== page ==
Staff in the Department of Psychology

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Photo of Dr Robert Brotherton

Dr Robert Brotherton

Visiting Fellow
r.brotherton (@gold.ac.uk)+44 (0)20 7919 7175

My primary research area concerns the psychology of conspiracy theories. Why are conspiracy theories so widespread? What makes them appealing? Why are some people particularly drawn to them? What are the consequences of conspiracy theories for believers, and for the wider community? More generally, I am interested in anomalistic psychology, which includes belief in the paranormal, superstitions, religiosity, and pseudoscience.

As conspiracy theories often arise even before the facts of an event are known and are generally regarded by the consensus of legitimate experts as being implausible, it seems that conspiracist beliefs are not always a result of rational evaluation of evidence. Regardless of the objective truth or untruth of any particular conspiracist claim, my research is directed towards exploring the potential role of psychological factors, such as cognitive biases and heuristics, personality and individual differences, and social psychological factors. I am also interested in the transmission and consequences of conspiracy theories.

Academic qualifications

BSc MSc PhD

Areas of supervision

I welcome projects focusing on the formation, maintenance, transmission, and consequences of conspiracy theories or other anomalous beliefs, e.g.

  • The role of socio-cognitive biases, such as the intentionality bias, proportionality bias, conjunction fallacy, etc.
  • The influence of personality and individual difference factors, such as self-efficacy, paranoia, and schizotypal traits.
  • Social psychological aspects, such as persuasion and attitude formation.
  • Looking at the links between conspiracy theories and other claims, such as rumours, urban legends, gossip, superstition, and religion.
  • Determining the psychological functions of anomalous beliefs, and the wider consequences for society.

See my research outputs on Goldsmiths Research Online.

Photo of Laura Crane

Laura Crane

Postdoctoral Research Associate
l.crane (@gold.ac.uk)

Dr Laura Crane completed her undergraduate and postgraduate studies at Goldsmiths, University of London (2005-2009), where she conducted research on autobiographical memory in autistic adults.

Since then, Laura has extended this work in two applied areas. First, Laura has led a programme of work (at Goldsmiths, University of London) exploring the experiences of receiving and communicating a diagnosis of autism. Second, Laura is working on a large-scale research study (at City University London) exploring ways of supporting child witnesses (with and without an autism diagnosis) within the criminal justice system. Complementing her research roles, Laura is an Honorary Lecturer at the Centre for Research in Autism and Education at UCL’s Institute of Education, and an Associate Lecturer with the Department of Psychology at Goldsmiths.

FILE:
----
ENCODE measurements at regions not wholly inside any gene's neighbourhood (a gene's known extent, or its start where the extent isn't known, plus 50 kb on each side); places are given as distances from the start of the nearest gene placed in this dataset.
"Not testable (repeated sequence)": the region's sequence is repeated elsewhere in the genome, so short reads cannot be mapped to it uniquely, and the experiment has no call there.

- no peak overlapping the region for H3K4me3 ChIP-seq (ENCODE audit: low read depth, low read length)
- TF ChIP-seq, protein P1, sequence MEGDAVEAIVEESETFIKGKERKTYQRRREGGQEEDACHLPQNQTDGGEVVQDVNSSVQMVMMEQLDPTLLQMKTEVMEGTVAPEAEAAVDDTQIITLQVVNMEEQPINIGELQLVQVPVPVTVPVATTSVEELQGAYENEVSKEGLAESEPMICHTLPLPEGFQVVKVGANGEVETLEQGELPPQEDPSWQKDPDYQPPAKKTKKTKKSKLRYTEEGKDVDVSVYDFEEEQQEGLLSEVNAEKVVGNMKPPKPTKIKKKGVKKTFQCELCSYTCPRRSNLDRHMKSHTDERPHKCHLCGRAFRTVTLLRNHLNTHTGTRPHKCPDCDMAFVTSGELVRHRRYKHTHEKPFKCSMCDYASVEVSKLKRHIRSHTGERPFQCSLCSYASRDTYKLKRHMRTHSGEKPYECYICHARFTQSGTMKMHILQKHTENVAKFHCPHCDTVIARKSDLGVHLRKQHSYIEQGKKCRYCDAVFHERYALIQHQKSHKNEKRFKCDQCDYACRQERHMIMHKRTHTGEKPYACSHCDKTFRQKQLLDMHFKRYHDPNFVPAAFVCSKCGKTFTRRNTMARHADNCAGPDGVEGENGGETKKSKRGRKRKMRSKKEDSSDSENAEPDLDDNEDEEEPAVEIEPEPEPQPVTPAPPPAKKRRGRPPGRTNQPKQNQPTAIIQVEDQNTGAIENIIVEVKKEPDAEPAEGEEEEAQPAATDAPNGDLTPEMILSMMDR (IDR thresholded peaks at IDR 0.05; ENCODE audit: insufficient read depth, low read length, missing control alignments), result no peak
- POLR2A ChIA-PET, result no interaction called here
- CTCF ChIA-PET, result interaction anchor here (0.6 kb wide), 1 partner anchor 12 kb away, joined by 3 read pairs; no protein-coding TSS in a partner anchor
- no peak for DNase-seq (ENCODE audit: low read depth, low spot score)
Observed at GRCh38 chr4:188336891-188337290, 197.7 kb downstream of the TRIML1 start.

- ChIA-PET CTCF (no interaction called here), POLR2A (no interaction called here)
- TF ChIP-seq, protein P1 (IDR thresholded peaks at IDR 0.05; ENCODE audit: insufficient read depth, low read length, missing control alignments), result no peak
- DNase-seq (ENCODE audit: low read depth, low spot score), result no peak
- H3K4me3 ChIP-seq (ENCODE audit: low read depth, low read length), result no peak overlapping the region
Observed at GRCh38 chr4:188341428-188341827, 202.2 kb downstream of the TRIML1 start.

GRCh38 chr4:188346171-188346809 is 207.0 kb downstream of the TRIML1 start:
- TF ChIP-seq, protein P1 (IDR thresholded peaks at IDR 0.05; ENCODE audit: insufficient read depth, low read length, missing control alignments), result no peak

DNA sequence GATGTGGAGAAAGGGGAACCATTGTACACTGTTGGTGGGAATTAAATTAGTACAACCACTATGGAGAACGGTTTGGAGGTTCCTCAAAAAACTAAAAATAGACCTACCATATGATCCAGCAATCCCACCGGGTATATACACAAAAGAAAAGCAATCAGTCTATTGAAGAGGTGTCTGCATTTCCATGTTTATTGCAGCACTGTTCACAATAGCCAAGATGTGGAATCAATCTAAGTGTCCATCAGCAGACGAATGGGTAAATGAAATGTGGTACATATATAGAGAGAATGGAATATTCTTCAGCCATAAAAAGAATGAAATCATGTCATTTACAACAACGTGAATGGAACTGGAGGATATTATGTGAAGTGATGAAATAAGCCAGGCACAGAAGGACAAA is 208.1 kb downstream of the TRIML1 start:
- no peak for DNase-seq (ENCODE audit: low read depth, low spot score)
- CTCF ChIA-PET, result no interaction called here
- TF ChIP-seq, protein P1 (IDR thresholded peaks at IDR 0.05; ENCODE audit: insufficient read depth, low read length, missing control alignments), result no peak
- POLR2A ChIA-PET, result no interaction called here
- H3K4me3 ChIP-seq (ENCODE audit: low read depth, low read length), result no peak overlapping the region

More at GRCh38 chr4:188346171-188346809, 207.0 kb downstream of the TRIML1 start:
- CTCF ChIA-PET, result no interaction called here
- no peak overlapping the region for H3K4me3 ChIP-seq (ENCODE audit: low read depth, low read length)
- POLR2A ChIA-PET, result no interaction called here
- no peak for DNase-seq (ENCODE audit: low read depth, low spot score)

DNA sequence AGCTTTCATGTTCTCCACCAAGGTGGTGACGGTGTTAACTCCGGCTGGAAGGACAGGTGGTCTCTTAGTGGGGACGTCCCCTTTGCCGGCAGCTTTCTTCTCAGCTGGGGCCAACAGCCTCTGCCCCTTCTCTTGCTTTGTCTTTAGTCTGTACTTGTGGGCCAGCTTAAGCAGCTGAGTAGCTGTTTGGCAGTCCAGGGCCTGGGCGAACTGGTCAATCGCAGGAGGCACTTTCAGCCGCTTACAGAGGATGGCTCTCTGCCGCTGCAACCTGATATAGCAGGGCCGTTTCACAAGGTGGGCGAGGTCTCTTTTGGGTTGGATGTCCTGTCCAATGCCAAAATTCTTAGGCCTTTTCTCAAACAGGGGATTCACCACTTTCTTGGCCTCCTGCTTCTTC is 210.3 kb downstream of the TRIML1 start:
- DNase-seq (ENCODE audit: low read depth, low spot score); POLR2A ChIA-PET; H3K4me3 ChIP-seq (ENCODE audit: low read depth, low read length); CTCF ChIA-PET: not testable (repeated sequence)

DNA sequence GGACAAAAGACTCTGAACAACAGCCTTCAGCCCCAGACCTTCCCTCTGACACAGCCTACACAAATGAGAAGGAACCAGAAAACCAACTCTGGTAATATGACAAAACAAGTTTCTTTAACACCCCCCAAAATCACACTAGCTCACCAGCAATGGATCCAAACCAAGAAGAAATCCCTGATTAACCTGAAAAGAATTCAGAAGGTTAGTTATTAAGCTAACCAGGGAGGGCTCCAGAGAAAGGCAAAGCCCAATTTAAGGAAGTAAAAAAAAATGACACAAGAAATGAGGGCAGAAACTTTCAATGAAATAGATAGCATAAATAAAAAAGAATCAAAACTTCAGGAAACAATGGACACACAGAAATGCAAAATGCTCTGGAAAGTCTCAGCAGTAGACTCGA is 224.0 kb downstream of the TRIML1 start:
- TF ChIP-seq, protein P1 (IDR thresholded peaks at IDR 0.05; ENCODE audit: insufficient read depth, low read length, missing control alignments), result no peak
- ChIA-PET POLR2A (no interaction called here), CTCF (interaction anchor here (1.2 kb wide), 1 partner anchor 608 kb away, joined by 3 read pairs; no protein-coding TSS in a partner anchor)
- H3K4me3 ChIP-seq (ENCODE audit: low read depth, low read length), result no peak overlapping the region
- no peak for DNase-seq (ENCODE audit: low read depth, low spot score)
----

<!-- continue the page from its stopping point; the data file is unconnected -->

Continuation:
Research interests

Experiences of receiving and communicating a diagnosis of neurodevelopmental conditions ( including autism spectrum disorder and developmental coordination disorder).

Autism and the criminal justice system: identifying ways to support child witnesses with and without autism spectrum disorder, as well as exploring experiences of autism and policing.

Knowledge, awareness and experience of autism; surveying legal professionals, GPs and teachers.  

Teaching

Modules taught on:BSc Psychology :PS53031B Neurodevelopmental Disorders, MSc Clinical and Cognitive Neuroscience: PS70144C Developmental Cognitive Neuroscience, MSC Foundation in Clinical Psychology : PS71056A Neurodevelopmental Disorders

Areas of supervision

Dr Laura Crane is available to supervise MSc students on topics relating to autism (or other neurodevelopmental conditions), as well as memory (partcilularly autobiographical) and criminal justice. Students should email her for an appointment.

Featured work

  • Crane, L., Maras, K., Hawken, T., Mulcahy, S., & Memon, A. (in press). Experiences of autism spectrum disorder and policing in England and Wales: surveying police and the autism community. Journal of Autism and Developmental Disorders
  • Crane, L., Chester, J., Goddard, L., Henry, L.A., & Hill, E.L. (2016). Experiences of autism diagnosis: A survey of over 1000 parents in the United Kingdom. Autism: The International Journal of Research and Practice, 20(2), 153-162 [video summary]
  • Alonso-Soriano, C., Hill, E.L., & Crane, L. (2015). Surveying parental experiences of receiving a diagnosis of developmental coordination disorder. Research in Developmental Disabilities, 43-44, 11-20
  • Jones, L., Goddard, L., Hill, E.L., Henry, L.A., & Crane, L. (2014). Experiences of receiving an autism spectrum disorder diagnosis: A survey of adults in the United Kingdom. Journal of Autism and Developmental Disorders, 44(12), 3033-3044.

See my research outputs on Goldsmiths Research Online.

Photo of Prof John Gruzelier

Prof John Gruzelier

Professorial Research Fellow
j.gruzelier (@gold.ac.uk)+44 (0)20 7919 2221

John Gruzelier is Emeritus Professor of Psychology, joining Goldsmiths as a Professorial Research Fellow in 2006 from the medical faculty of Imperial College London where he had a department of Cognitive Neuroscience before its merger with the Division of Neuroscience and Mental Health.